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Avoiding Sea Sickness

by Gregg Berman. Published in Bay Currents, October 2008.

Note: This article is not intended to give medical advice. Contact your physician before taking any medications.

I am sure that more than one sea kayaker has experienced some form of sea sickness. As the winter approaches there are many opportunities for coastal kayaking, whale watching and other activities that may require paddling or being on a boat in wind and waves. If you would rather not feed the fish during your trip, here are a few suggestions.


Start eating to avoid seasickness the evening before at the latest. This means avoiding spicy food, or acidic foods (things like tomato based dishes, salsa, or citrus fruits). The more acid in your stomach, the more prone to seasickness it will be. Excess stomach acid production is how seasickness begins, so why start with an acidic stomach. Also avoid anything high in fat including fatty meats, high fat dairy, or anything else with high fat content. Fat slows the absorption of food (a good thing in some circumstances but not this one) causing things to sit in your gut much longer, thus increasing the likelihood of seasickness. Fatty foods also increase stomach acid production. Finally, avoid alcohol the night before. Make sure you eat the morning of the trip. An empty stomach is more prone to seasickness. A good protein source and carbs like oatmeal or cereal is best. Also bring some snacks for the trip. Things like low fat breads or crackers actually absorb the excess acid in your gut. And munching while on the boat actually helps forestall seasickness.


There are quite a number of medications, both prescription and over the counter. If you are prone to any type of motion sickness, a two prong attack is best, meaning using motion sickness specific med as well as acid reducers. For motion sickness, there are prescription remedies such as a scopolamine patch worn behind the ear or Meclizine pills. Meclizine can be purchased over the counter under the name Bonine. It does not cause the same drowsiness as the most common over-the-counter med, Dramamine. For acid reduction, over the counter meds like Pepcid, Tagamet or Zantac work great but they are for future acid production (take in advance). For acid that is already present, you should have chewable tabs like Tums or Rolaids.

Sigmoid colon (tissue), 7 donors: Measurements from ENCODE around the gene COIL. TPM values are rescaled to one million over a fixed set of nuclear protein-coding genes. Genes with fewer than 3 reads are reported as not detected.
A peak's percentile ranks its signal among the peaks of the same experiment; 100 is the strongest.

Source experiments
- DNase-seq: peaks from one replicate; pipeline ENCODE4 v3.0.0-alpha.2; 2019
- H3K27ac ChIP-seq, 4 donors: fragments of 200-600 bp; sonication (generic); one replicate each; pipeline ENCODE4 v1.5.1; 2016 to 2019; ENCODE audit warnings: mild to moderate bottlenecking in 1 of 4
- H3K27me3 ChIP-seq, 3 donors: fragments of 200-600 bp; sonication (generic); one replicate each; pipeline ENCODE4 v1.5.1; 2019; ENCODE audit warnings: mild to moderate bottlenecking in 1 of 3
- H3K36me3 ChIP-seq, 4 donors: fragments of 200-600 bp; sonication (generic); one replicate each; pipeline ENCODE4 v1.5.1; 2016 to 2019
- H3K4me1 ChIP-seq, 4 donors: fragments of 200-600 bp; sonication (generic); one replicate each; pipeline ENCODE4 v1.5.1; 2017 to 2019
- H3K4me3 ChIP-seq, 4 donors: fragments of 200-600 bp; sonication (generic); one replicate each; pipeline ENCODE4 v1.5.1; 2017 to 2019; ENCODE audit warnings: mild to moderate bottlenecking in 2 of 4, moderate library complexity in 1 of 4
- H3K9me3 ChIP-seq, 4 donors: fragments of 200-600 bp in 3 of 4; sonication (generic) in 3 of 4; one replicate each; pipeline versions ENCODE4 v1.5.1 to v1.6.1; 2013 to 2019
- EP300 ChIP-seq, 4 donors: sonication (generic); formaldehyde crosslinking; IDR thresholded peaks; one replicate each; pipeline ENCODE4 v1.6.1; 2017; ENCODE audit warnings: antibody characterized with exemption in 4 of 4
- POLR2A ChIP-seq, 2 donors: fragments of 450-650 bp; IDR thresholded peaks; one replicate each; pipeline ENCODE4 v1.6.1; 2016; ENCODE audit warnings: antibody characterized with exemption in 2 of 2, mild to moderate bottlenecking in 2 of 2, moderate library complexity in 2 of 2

Natural Remedies

Ginger has been shown to help prevent motion sickness and can be taken as tablets, as candied ginger to chew or even from the side of your sushi meal. (Plus in addition to the good carbs and low fat protein of sushi, it is made from fish, which is all else fails could be good for your friends. You could also try "Sea Bands" which work through acupressure and are basically a wrist band with a plastic bead to apply pressure inside your wrist. For some these work great and for others not at all. There are versions that send an electrical impulse that seem to produce better results.

Some Final Things To Remember

Get a good night's sleep as you'll be less susceptible to motion sickness when well rested. Staying by the stern of the boat is better than the bow or either side as there is less overall motion there. Staying in fresh air and not in the cabin or below deck is also better if you start feeling the effects. And if you do start to feel bad, focus on the horizon. Focusing on a specific object or through a camera lens or through binoculars can all produce or exacerbate motion sickness. I've seen folks who were fine until they spent too much time looking through their camera viewfinder and then spent the rest of the trip feeding the fish. I'm not saying don't take pictures or look through binoculars, just be cognizant of how your feeling and stop if symptoms start to come on. Don't wait till you are already sick. So in short, even those of us prone to motion sickness can prevent it so start your regime early and most importantly, remember to HAVE FUN!!!

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